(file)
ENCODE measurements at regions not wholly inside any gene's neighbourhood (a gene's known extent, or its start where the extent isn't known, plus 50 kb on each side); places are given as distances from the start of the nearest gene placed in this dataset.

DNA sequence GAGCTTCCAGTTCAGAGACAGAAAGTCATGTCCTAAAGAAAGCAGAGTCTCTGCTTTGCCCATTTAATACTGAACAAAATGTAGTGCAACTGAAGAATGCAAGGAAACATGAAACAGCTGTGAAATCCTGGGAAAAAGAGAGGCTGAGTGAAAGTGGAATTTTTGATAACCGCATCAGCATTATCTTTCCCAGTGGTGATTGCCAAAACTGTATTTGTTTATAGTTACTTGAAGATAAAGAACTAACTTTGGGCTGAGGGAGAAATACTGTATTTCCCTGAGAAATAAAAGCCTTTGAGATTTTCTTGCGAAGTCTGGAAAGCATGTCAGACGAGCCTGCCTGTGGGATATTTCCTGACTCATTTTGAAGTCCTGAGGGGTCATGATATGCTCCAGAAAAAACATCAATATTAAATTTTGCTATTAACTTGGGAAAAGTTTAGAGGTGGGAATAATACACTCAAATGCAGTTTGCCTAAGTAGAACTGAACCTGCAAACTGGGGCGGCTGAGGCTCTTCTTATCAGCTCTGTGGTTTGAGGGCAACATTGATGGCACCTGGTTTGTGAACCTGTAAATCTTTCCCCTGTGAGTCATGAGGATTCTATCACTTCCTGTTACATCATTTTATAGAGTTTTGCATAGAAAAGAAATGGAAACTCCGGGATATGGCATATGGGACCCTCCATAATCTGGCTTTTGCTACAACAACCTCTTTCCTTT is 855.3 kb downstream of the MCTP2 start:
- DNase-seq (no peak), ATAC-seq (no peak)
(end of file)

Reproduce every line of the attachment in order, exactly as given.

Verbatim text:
ENCODE measurements at regions not wholly inside any gene's neighbourhood (a gene's known extent, or its start where the extent isn't known, plus 50 kb on each side); places are given as distances from the start of the nearest gene placed in this dataset.

DNA sequence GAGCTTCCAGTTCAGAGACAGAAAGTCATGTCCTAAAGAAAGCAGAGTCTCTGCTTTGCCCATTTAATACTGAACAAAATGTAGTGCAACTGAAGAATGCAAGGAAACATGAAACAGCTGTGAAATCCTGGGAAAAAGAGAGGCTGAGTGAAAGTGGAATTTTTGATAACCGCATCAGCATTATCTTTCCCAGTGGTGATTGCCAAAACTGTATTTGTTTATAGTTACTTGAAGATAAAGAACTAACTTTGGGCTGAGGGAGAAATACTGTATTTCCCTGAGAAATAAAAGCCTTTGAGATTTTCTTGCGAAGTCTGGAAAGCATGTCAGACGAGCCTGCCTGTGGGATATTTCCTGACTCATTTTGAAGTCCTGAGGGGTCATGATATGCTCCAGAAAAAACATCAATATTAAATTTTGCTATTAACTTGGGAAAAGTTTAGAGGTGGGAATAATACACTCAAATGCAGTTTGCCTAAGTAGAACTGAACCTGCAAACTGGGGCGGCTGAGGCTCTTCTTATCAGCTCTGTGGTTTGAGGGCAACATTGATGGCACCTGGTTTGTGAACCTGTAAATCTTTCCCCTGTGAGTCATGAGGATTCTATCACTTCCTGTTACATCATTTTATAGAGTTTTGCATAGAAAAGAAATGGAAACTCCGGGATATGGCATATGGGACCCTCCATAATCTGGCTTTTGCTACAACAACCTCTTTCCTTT is 855.3 kb downstream of the MCTP2 start:
- DNase-seq (no peak), ATAC-seq (no peak)